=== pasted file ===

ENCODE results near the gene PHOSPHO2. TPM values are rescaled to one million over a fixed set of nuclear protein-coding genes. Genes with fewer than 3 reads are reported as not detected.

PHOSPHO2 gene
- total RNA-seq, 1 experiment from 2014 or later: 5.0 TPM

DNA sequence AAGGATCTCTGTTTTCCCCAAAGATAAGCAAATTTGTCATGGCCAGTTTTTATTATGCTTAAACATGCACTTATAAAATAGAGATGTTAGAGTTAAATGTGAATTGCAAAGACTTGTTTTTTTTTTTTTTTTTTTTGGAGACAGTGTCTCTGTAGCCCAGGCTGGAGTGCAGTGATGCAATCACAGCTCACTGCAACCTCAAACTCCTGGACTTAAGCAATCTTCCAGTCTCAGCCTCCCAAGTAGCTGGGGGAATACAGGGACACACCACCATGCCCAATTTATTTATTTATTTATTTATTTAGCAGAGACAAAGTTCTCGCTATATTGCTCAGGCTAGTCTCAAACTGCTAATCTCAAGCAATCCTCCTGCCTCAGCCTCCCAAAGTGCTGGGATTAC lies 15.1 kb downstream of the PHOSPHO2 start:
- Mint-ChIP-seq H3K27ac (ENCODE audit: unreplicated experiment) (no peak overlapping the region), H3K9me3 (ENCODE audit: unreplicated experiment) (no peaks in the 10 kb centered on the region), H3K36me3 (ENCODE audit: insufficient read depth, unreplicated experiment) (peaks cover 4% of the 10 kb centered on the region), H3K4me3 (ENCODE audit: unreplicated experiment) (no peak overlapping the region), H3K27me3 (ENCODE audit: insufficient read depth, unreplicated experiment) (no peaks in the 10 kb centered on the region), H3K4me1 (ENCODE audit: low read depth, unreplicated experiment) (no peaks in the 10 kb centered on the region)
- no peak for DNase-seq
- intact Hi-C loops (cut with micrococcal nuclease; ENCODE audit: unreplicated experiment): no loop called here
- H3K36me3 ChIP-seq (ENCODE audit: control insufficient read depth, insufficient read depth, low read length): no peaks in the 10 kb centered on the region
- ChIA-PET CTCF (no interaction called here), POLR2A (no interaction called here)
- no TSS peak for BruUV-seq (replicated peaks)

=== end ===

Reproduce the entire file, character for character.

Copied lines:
ENCODE results near the gene PHOSPHO2. TPM values are rescaled to one million over a fixed set of nuclear protein-coding genes. Genes with fewer than 3 reads are reported as not detected.

PHOSPHO2 gene
- total RNA-seq, 1 experiment from 2014 or later: 5.0 TPM

DNA sequence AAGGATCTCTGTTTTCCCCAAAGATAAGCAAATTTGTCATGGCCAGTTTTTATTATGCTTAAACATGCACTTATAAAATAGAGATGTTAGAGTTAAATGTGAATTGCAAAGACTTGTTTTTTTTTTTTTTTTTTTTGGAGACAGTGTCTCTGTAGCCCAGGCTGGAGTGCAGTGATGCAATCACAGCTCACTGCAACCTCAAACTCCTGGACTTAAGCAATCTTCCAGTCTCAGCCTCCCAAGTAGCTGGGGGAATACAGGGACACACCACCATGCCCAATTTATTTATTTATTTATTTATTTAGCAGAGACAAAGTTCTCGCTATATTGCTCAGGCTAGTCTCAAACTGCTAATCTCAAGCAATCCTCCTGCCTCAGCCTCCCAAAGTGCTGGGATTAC lies 15.1 kb downstream of the PHOSPHO2 start:
- Mint-ChIP-seq H3K27ac (ENCODE audit: unreplicated experiment) (no peak overlapping the region), H3K9me3 (ENCODE audit: unreplicated experiment) (no peaks in the 10 kb centered on the region), H3K36me3 (ENCODE audit: insufficient read depth, unreplicated experiment) (peaks cover 4% of the 10 kb centered on the region), H3K4me3 (ENCODE audit: unreplicated experiment) (no peak overlapping the region), H3K27me3 (ENCODE audit: insufficient read depth, unreplicated experiment) (no peaks in the 10 kb centered on the region), H3K4me1 (ENCODE audit: low read depth, unreplicated experiment) (no peaks in the 10 kb centered on the region)
- no peak for DNase-seq
- intact Hi-C loops (cut with micrococcal nuclease; ENCODE audit: unreplicated experiment): no loop called here
- H3K36me3 ChIP-seq (ENCODE audit: control insufficient read depth, insufficient read depth, low read length): no peaks in the 10 kb centered on the region
- ChIA-PET CTCF (no interaction called here), POLR2A (no interaction called here)
- no TSS peak for BruUV-seq (replicated peaks)